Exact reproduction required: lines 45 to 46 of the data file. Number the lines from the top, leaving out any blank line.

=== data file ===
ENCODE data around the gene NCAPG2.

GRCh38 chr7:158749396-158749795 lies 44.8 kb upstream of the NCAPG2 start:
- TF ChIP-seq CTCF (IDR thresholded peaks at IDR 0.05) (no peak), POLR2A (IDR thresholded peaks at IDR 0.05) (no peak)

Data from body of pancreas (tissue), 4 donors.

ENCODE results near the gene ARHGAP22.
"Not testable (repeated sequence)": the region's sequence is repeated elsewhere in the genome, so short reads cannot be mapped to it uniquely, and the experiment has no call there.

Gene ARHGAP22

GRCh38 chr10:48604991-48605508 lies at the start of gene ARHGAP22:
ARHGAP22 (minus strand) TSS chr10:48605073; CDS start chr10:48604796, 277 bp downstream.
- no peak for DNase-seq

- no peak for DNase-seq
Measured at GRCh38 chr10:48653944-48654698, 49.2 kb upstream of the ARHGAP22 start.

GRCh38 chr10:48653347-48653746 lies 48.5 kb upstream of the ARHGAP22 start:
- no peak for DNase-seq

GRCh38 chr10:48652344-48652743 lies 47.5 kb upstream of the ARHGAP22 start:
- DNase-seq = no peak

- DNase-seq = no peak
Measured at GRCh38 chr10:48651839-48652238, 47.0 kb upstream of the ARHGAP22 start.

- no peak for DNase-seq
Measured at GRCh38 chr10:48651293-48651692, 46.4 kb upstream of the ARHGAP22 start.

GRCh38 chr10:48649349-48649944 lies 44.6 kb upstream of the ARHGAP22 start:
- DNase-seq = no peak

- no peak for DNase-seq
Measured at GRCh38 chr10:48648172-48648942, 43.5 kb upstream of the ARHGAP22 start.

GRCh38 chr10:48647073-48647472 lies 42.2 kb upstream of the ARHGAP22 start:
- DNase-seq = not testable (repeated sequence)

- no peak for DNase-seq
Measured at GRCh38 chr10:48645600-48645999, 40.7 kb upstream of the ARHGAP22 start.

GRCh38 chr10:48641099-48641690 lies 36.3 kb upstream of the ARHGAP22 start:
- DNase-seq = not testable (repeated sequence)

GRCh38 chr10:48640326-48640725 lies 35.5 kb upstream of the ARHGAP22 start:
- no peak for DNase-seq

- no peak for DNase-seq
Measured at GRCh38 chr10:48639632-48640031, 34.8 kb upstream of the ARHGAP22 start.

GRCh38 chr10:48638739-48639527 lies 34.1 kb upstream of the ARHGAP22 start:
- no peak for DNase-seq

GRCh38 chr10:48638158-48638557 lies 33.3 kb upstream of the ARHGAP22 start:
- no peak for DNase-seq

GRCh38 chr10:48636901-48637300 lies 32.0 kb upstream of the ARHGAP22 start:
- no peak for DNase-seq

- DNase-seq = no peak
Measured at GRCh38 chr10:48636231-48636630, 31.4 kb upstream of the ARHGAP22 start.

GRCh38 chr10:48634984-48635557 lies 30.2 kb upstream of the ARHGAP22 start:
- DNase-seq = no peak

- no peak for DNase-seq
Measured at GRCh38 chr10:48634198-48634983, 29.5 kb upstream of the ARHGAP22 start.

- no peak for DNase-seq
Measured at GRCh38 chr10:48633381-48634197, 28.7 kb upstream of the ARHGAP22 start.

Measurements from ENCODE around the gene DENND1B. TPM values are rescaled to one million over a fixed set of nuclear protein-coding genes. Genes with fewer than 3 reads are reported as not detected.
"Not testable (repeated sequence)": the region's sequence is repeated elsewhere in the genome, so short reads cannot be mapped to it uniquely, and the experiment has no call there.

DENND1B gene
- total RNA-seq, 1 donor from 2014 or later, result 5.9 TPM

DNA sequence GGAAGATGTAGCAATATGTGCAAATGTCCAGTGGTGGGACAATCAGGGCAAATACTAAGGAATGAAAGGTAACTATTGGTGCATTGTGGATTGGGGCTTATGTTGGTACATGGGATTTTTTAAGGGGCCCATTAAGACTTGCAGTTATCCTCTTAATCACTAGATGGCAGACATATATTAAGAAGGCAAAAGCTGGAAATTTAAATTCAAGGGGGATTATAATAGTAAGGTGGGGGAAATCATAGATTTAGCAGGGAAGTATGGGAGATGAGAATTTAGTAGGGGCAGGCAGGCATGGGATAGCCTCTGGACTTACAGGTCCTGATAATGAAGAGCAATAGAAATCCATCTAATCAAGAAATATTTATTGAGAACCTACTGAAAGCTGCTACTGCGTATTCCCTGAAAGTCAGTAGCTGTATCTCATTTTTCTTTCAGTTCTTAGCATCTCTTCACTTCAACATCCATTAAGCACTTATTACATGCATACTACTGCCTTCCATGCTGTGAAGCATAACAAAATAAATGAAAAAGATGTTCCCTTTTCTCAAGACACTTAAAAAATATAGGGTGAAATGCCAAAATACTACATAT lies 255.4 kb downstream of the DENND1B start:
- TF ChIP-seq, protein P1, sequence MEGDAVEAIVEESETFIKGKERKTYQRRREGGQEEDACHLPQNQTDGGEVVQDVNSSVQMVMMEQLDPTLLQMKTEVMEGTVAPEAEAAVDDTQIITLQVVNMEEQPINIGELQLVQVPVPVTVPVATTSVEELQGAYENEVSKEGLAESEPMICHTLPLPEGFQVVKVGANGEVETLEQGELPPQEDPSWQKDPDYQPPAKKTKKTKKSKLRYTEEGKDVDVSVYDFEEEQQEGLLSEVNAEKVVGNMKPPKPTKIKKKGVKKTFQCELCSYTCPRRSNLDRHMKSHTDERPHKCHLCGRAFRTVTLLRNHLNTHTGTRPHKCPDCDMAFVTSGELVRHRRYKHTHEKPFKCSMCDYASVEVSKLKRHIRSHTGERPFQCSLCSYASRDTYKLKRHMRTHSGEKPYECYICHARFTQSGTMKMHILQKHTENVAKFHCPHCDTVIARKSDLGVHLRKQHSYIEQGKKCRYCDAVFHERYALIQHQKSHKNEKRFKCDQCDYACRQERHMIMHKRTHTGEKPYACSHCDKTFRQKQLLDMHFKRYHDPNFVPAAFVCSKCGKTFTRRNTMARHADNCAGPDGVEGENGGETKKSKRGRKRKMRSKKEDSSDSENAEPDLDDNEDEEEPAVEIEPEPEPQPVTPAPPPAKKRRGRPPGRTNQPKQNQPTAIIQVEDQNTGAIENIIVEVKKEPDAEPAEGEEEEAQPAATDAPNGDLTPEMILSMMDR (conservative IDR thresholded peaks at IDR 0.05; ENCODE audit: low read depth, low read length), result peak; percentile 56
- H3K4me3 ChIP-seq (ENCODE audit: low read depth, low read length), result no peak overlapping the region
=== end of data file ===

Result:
- no peak for DNase-seq
Measured at GRCh38 chr10:48634198-48634983, 29.5 kb upstream of the ARHGAP22 start.